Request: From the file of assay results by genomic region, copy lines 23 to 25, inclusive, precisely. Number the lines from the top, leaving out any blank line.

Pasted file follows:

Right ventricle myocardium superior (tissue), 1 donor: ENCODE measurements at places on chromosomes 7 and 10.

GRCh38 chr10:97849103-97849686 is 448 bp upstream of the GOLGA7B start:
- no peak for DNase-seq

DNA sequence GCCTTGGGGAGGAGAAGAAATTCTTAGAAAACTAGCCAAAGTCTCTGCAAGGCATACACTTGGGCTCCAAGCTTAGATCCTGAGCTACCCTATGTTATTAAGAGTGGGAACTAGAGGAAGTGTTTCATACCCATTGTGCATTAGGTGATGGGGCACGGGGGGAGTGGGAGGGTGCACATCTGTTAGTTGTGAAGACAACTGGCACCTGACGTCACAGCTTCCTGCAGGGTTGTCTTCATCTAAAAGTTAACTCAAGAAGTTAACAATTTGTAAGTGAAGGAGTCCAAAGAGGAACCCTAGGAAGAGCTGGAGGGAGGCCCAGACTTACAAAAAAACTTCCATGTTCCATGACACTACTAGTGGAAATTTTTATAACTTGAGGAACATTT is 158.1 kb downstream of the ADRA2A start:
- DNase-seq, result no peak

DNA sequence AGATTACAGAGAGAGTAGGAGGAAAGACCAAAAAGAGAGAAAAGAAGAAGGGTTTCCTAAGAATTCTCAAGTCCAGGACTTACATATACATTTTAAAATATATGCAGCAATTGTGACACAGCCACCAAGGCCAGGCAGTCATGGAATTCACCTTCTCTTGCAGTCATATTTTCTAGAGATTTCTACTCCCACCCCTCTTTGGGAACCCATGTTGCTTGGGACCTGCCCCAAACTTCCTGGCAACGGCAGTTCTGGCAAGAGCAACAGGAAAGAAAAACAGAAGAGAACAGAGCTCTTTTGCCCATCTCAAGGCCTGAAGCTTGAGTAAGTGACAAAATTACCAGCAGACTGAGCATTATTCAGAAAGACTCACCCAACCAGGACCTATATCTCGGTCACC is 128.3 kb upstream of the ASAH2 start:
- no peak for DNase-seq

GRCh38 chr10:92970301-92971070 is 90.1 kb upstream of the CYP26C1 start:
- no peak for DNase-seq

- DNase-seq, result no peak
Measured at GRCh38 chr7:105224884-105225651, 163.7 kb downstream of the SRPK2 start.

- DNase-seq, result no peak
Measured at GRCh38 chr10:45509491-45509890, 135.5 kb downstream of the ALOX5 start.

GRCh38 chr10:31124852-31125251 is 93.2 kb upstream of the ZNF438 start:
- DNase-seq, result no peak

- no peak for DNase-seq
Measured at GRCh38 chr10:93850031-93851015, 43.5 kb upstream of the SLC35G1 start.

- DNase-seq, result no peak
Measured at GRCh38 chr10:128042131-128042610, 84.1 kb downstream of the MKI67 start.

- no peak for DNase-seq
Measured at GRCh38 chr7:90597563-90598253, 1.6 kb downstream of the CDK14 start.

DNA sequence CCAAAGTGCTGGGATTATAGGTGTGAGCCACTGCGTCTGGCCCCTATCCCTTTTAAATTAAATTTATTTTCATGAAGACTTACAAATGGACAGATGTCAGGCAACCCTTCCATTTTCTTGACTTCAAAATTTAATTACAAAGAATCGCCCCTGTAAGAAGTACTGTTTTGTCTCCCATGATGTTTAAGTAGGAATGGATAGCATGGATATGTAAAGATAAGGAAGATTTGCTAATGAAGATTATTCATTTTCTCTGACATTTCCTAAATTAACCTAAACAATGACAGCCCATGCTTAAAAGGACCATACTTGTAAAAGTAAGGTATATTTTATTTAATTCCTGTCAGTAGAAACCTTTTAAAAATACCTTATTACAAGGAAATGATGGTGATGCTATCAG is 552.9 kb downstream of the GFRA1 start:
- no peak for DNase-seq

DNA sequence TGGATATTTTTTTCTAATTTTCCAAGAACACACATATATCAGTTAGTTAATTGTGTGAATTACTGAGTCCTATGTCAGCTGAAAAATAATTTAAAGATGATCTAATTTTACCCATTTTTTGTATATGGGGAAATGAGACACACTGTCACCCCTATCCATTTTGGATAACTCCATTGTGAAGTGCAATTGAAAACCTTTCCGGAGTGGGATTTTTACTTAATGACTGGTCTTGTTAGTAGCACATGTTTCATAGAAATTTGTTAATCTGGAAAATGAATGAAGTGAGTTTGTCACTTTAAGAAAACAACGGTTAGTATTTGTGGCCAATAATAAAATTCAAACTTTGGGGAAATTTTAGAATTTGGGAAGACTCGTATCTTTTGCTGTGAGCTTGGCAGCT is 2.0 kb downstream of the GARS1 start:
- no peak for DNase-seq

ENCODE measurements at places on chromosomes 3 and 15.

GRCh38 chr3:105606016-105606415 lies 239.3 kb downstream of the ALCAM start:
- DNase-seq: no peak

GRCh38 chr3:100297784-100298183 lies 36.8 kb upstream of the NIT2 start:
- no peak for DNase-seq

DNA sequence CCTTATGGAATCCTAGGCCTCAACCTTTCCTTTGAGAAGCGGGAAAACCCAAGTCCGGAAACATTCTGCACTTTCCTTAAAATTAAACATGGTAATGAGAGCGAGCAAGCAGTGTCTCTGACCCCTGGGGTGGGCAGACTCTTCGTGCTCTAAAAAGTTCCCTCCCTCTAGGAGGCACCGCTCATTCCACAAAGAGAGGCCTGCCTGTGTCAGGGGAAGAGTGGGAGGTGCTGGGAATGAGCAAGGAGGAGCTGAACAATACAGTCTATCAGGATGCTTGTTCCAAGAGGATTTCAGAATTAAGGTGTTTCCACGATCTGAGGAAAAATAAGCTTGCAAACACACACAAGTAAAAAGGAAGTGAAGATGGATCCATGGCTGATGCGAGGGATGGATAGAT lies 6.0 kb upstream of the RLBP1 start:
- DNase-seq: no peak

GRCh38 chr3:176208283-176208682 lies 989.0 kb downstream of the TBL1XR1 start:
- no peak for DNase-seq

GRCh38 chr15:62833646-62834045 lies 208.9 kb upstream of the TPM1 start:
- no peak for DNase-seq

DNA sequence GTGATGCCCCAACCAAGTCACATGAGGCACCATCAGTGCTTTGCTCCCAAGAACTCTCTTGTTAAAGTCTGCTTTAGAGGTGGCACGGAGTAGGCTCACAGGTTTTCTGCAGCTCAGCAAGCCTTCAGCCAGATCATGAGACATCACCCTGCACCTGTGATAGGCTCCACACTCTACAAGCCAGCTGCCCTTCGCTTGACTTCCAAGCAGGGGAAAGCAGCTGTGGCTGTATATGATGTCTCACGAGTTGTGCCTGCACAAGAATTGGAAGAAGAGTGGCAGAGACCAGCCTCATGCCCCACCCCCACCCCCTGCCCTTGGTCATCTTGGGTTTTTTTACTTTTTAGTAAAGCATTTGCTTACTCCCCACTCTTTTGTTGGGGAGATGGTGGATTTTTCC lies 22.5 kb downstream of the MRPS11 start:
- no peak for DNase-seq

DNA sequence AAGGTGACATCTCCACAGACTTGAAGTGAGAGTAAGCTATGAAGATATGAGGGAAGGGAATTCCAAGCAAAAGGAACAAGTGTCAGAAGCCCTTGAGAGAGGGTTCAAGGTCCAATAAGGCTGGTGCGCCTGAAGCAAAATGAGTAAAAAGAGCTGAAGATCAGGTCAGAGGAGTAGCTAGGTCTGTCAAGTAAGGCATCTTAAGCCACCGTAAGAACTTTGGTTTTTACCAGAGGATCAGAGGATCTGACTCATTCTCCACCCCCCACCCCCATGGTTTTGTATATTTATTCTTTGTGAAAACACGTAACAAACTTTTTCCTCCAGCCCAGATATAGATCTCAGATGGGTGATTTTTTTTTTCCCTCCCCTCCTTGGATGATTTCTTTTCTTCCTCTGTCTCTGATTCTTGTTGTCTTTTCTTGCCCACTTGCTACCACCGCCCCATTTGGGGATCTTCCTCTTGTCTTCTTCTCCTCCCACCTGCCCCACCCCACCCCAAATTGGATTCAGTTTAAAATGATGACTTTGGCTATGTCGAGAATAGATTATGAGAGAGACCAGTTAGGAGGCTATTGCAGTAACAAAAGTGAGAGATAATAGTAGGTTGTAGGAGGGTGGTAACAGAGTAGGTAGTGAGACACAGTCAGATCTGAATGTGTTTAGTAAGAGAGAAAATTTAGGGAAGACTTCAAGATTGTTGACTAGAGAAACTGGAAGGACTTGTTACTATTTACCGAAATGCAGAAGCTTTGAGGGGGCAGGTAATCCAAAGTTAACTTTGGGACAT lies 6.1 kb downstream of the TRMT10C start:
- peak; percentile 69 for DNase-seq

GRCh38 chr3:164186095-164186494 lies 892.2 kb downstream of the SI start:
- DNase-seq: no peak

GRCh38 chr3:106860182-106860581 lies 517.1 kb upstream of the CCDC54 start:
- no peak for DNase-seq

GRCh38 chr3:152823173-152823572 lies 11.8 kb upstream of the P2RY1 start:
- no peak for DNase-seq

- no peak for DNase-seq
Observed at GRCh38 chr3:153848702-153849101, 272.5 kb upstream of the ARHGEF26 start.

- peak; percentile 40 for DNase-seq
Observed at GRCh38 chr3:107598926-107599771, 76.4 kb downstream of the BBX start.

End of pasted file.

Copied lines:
- no peak for DNase-seq

DNA sequence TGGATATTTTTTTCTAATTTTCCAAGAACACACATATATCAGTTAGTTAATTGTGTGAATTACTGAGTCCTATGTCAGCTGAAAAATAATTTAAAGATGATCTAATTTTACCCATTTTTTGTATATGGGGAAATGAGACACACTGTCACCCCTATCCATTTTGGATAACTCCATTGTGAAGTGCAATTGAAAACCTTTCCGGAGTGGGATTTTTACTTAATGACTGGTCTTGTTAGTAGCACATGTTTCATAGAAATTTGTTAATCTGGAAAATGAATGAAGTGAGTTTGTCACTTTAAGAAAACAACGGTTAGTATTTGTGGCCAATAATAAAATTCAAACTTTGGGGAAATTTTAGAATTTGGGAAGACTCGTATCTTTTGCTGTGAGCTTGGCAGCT is 2.0 kb downstream of the GARS1 start:
- no peak for DNase-seq